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“Secom”, Southwark: not impersonal but inscrutable

“Secom” burglar alarm, Southwark • I’ve never been very interested in these polite Secom alarms – both the graphics and the name are so impersonal, like something from a Swiss clinic. Even their unique proprietary sounder, a flattish sort-of-triangle reminiscent of a clunky British electrical plug, is fundamentally boring. Having always assumed that these were the signifiers of a dull European multinational, I was surprised to discover a far more exotic provenance: for Secom are Japan’s biggest, and oldest (according to them) private security firm. So, inscrutable rather than impersonal – my impressions were at least semi-correct. Founded in 1962 by Makoto Iida and Juichi Toda, Secom claim to have pioneered the “man-machine philosophy” – not, sadly, an army of tiny robots, but a combination of “highly trained personnel and high technology security equipments” (sic). They expanded in a similar manner to the classic British alarm outfits of the 60s – except, rather than being eventually absorbed by an external multinational, they did the absorption themselves, listing on the Tokyo Stock Exchange in 1978. In 1991 they acquired the large UK firm Caroll Security Group, itself a successor to the family-owned Lodge Lock and Safe Company, founded in 1918 (I’ve never spotted a Lodge alarm, though Caroll’s unusual round-topped boxes are still around). There are now Secom operations in 12 countries, including the USA, Australia and much of Indo-China, and I bet they use the same boring identity in every single place. Secom’s Japanese website certainly uses the same colours and logo, alongside a version in Japanese script and a badly-designed tangle of cute cartoons. It’s so impenetrable that I haven’t been able to find any images of native Japanese Secom boxes, but I can report that they do to offer Secom food, which looks pretty revolting. • Spotted: Farnham Place, Southwark, London, SE1, England, 2010 • Politics: In the Liberal Democrat constituency of Bermondsey and Old Southwark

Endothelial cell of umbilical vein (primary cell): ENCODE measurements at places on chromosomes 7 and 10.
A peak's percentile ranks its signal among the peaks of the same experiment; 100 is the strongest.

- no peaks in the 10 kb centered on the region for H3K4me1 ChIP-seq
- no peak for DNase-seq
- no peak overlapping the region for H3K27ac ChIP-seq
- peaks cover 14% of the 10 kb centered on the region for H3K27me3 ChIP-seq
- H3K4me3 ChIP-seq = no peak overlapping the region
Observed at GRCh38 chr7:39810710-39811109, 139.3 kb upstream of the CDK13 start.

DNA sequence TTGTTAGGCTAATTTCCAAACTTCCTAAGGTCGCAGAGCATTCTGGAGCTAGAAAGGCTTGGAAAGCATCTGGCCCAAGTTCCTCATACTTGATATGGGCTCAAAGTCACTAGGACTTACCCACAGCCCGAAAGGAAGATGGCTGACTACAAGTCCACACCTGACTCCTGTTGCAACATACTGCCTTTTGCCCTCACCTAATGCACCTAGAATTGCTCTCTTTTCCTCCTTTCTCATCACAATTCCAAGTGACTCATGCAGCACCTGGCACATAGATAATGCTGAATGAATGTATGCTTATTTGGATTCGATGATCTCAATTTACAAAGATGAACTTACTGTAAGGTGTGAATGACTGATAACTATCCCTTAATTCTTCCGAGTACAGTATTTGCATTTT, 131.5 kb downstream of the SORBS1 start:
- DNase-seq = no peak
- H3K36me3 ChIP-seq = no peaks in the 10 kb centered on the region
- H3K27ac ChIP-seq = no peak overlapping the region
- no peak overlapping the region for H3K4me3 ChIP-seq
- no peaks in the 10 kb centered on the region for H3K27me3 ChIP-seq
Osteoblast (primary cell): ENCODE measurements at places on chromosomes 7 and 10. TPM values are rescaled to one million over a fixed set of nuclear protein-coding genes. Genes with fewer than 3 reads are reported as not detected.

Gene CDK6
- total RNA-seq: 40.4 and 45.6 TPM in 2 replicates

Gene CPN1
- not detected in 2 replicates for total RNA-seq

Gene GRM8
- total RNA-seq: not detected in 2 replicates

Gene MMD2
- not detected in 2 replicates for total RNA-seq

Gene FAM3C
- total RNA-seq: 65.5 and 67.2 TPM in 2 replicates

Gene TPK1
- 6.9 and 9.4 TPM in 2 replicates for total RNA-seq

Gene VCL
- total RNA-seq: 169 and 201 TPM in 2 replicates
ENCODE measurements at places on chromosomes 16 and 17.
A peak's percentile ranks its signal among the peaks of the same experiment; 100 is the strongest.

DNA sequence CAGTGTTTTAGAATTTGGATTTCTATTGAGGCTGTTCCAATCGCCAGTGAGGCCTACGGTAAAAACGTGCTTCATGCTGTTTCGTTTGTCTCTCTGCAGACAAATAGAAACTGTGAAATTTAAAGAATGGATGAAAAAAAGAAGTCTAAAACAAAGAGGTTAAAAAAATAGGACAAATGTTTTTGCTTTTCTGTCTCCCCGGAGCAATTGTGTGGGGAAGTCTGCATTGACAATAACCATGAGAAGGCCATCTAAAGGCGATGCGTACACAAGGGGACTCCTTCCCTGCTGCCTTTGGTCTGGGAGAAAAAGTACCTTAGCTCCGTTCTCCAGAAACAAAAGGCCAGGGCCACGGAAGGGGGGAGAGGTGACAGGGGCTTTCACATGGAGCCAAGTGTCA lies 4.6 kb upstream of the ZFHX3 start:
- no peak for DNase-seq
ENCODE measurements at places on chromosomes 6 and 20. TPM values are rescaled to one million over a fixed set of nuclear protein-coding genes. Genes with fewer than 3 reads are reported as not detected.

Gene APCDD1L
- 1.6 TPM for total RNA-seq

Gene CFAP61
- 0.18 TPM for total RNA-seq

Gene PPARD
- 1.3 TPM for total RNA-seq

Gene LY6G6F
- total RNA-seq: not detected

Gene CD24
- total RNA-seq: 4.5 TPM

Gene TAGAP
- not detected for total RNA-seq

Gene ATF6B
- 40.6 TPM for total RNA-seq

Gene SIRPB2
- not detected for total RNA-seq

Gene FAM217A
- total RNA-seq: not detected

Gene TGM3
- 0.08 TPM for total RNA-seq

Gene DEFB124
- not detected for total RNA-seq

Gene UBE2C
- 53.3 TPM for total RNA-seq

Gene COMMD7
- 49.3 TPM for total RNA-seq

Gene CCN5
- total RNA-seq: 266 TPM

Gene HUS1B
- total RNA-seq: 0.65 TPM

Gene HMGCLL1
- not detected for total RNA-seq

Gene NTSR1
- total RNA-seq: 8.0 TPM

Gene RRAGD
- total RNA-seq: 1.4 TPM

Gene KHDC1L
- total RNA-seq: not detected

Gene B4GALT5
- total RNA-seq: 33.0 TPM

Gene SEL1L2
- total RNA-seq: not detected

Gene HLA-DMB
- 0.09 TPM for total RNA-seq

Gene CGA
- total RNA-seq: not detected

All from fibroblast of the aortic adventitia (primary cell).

1 reply »

  1. A few versions of this ounder case exist. Originally, the sounder case was developed for Ambassador Security who were aquired by Secom. Beneath the original over was a circuit bord covering a teal case encasing the sounders electronics. The circuit oars had ‘tacks’ on them, so that if anyone drilled the cover, the drill bit woud short out the tracks and activate the alarm. Mounted internally to the cover, on the internal metal box was a strobe light, the problem was that the strobe light operated it could hardly be seen through the cover, this resulted in the above bell box being designed which has the strobe light at bottom which can clearly be seen when operating. The lens also houses a couple of ‘comfort’ LEDs. More often than not you will see a red, separate strobe light on the wall next to he bell box. Ths is used to indicate a ‘Confirmed Alarm’ activation, as defined by he current rules and regulations. Sadly, I have yet to see inside one of the new sounders above.

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